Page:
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Nitrogen rules thwart construction of Belgian tomato greenhouse

Last week, in Belgium, the Permits Disputes Council suspended an environmental permit. A tomato greenhouse was to have been built in Hoogstraten. This would have been a 12-hectare complex for Stoffels Tomaten. The relevant Belgian authority had already granted an environmental permit for this in December 2020.

The local nature organization, Natuurpunt Markvallei, is now demanding this permit be annulled too. The tomato growers were aware of this organization's disapproval of the proposed greenhouse.

In the summer of 2020, Stoffels Tomaten made their construction plans well-known in the local media. They'd expected resistance, and according to the growers, that was also 'understandable'. They wanted to dispel concerns in an extensive article

The Council says the PAS nitrogen regulations weren't well-considered. They, therefore, suspended the permit in a ruling on August 12, 2021. They based this on the initial case examination. The judgment states that work on the greenhouse had already begun. The Council issued this ruling at the request of Natuurpunt Markvallei.

Greenhouse complex
The greenhouse complex doesn't only consist of a greenhouse with two CHPs. There is an administrative building, two warehouses, and a rainwater basin too. The builders applied for a permit in August 2019. It was amended in April 2020. The complex is planned for opposite an existing (horticultural) business park in Hoogstraten.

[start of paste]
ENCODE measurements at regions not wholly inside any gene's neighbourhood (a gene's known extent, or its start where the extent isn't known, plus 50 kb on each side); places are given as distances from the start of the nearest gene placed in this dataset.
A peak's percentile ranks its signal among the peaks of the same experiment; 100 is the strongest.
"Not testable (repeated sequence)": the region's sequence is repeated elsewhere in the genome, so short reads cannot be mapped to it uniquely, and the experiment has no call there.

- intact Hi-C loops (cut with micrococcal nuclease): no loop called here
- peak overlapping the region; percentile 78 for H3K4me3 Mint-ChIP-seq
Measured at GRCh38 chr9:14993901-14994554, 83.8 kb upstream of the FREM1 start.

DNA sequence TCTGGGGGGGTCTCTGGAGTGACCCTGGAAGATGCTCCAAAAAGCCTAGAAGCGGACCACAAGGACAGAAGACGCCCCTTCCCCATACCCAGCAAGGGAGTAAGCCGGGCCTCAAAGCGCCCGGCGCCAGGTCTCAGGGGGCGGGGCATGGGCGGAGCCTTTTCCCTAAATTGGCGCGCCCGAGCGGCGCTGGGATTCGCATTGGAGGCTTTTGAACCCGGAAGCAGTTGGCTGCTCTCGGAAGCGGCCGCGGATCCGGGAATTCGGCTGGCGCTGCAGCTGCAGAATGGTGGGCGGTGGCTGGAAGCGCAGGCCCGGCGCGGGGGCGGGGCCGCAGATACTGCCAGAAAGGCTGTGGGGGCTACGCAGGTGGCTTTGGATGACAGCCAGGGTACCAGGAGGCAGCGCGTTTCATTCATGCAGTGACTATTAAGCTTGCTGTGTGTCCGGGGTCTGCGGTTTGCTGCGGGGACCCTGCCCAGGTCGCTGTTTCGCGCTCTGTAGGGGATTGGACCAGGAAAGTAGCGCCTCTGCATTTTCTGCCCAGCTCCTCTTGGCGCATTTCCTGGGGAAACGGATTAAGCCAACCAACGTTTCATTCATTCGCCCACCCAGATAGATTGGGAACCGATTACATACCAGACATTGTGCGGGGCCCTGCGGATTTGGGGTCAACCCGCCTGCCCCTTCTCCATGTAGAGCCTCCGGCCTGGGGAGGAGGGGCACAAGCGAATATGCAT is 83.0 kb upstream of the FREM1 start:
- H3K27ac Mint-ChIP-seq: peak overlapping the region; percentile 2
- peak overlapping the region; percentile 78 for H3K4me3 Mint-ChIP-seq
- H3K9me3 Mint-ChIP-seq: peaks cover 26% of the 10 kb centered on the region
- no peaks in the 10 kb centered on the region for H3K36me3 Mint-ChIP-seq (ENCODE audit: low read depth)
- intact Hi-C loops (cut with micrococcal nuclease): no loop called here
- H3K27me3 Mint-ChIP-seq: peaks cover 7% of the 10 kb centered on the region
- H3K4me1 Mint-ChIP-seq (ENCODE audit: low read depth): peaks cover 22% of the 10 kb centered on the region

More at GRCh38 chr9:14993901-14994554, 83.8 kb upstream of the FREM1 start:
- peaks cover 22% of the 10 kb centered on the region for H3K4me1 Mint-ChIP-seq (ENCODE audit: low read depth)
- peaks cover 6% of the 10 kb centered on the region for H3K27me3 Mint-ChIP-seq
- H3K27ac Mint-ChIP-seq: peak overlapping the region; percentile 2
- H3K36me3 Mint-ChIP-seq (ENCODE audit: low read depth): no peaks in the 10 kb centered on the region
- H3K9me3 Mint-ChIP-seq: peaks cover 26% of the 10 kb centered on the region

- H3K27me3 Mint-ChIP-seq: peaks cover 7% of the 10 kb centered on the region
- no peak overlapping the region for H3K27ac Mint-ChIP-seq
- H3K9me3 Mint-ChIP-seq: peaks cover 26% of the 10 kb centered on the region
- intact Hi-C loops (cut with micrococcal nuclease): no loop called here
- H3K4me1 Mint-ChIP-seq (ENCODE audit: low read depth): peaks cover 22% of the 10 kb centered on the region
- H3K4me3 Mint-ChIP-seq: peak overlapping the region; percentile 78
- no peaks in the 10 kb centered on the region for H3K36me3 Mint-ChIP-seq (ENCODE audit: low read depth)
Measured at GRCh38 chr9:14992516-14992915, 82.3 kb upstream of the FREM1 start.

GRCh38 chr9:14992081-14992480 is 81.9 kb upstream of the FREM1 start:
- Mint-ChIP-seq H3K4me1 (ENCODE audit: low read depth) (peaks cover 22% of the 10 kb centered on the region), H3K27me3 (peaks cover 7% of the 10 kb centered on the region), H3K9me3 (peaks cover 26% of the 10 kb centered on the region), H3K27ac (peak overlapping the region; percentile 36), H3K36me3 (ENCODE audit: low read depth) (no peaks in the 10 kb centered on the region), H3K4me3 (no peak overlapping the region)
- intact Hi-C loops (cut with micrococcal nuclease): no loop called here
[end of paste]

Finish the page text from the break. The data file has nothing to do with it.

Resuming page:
Nature and nitrogen
The Council established in its ruling that the facility is located near a nature reserve. It's a Habitat Directive area. Natuurpunt Markvallei showed there are certain natural resources present. These are sensitive to nitrogen deposition. This was all in a press release.

The minister that granted the initial permit concluded that the company's nitrogen emissions contributed less than five percent of the so-called critical load. So, it wouldn't significantly affect the area. There would also be no significant degradation in the nature reserve.

The Council ruled that this assessment didn't adequately examine the tomato farm's potential risk of significant impact to the nearby Habitat Directive area. The minister based his evaluation on the so-called preliminary PAS framework.

Merely referring to the general thresholds of the then applicable PAS is insufficient. A concrete assessment of the significant effects on the nearby natural area (Article 36 of the Nature Decree) must be done. That is according to the Council.

They add that the applicant drawing up an appropriate assessment isn't relevant. It doesn't appear the Minister specifically considered this study when granting the permit.

You can read the August 12, 2021 judgment (in Dutch) here.

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